If your pet develops a sudden limp, or seems uninterested in their food, you no doubt become worried, and may consider a trip to an emergency veterinary hospital in the middle of the night. However, not all pet issues are cause for immediate concern, and less urgent problems can be treated at the next available appointment at Scripps Ranch Veterinary Hospital. But, how do you tell the difference between emergencies and concerns that can wait? Our team can help determine the urgency of your pet’s condition. We also suggest seeking immediate care if your furry pal has developed one of the following 10 pet emergencies. 

#1: Your pet is having difficulty breathing

If you think your pet is not breathing normally, don’t delay in seeking treatment. Brachycephalic (i.e., flat-nosed) pets, and those with heart or respiratory conditions, are more prone to breathing problems. Pets with breathing difficulties may stretch their neck out, flare their nostrils, or open their mouth. Panting is common in dogs, but excessive, heavy panting can be a sign of heatstroke or other respiratory issue. In cats, panting is almost always a concern.

#2: Your pet is in pain

Pain can appear in many forms, depending on where your pet hurts. Limping, inappetence, a hunched back, depression, and aggression are common signs of pain in pets. Behavioral changes can also indicate your furry pal is in pain, so take careful note if your pet changes from happy to grumpy. 

#3: Your pet is straining to urinate

This emergency can be tricky, since straining to urinate can easily be confused with straining to defecate. Pet owners often believe their pets have diarrhea and are attempting to defecate, when they’re actually struggling to urinate. However, your pet who is producing little to no urine is experiencing a true emergency that requires immediate care. Male cats, in particular, can develop a urinary blockage that can quickly become life-threatening if not treated. 

#4: Your pet was exposed to a toxin

Toxins, from foods and chemicals, to household supplies and water-borne pathogens, seriously threaten your pet’s health. When in doubt, contact an animal poison control hotline, like the ASPCA’s Animal Poison Control Center, for advice. 

#5: Your pet is having an allergic reaction

Allergic reactions can be caused by insects, chemicals, medications, food, or virtually any substance your pet encounters. Allergic reaction signs can include:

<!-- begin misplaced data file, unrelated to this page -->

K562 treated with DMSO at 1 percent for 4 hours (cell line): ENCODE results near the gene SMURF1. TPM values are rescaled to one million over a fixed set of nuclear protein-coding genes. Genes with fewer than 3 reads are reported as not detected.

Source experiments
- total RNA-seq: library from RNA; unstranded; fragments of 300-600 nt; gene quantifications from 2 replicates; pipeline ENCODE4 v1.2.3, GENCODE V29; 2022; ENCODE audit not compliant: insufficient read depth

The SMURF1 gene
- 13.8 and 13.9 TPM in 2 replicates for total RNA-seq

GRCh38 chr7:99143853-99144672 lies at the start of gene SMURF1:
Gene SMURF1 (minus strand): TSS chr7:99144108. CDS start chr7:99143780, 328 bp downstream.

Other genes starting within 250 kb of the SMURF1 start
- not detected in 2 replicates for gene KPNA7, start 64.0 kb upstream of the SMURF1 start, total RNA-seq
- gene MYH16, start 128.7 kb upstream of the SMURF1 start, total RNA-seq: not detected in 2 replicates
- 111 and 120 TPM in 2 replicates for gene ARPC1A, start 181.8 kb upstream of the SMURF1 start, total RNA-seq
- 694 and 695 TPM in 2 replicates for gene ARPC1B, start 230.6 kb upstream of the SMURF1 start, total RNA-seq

• Facial swelling
  • Hives
  • Red, irritated skin
  • Vomiting
  • Diarrhea
  • Difficulty breathing
  • Collapse

While some allergic reactions can be treated with oral medication at home, others require injectable medications. Contact our Scripps Ranch Veterinary Hospital team for advice.

#6: Your pet is bleeding

A minor scrape isn’t cause for concern, but a pet with a wound that fails to clot and continues to bleed after a bandage application needs urgent care. Stop bleeding by applying firm pressure for three minutes with a clean bandage. If the wound continues to bleed, your pet requires veterinary treatment.

#7: Your pet is vomiting or having diarrhea

A single vomiting or diarrhea episode usually isn’t an issue for pets, but prolonged gastrointestinal issues need prompt treatment, especially if your pet is excessively vomiting or having serious diarrhea events in a short time. In addition, blood in the stool or vomit clearly indicates that urgent care is needed.

#8: Your pet has developed an eye issue

Ocular issues can quickly progress and cause permanent damage to your pet’s eye. If your furry pal is squinting, rubbing at their eye, or producing excessive eye discharge, schedule an emergency appointment. 

#9: Your pet is having seizures

Seeing your pet have a seizure is scary, and you may be tempted to put them in your car and head to the nearest emergency veterinary hospital. But, be careful when handling a pet who is having, or has had, a seizure, which can make your pet confused and disoriented, and they may bite or scratch. If your pet has multiple seizures in a short time, despite medication, or this is their first seizure, they need emergency care. Veterinary Specialty Hospital or VCA Animal Specialty Group can provide immediate care.

#10: Your pet has a bloated abdomen and is attempting to vomit

Gastric bloat is an emergency situation that requires immediate, life-saving treatment. A pet’s stomach can become filled with air, and potentially flip on itself, causing the pet to go into shock. Bloat is much more common in large, deep-chested dogs, but can occur in any pet, including cats. If you notice your pet bloating abdominally and struggling to vomit, seek immediate care at Veterinary Specialty Hospital or VCA Animal Specialty Group.

Not all pet emergency issues are clear cut, so contact our Scripps Ranch Veterinary Hospital team for help triaging your four-legged friend’s condition over the phone. We’ll guide you on whether your pet needs urgent care, or if you can schedule an appointment at a later date.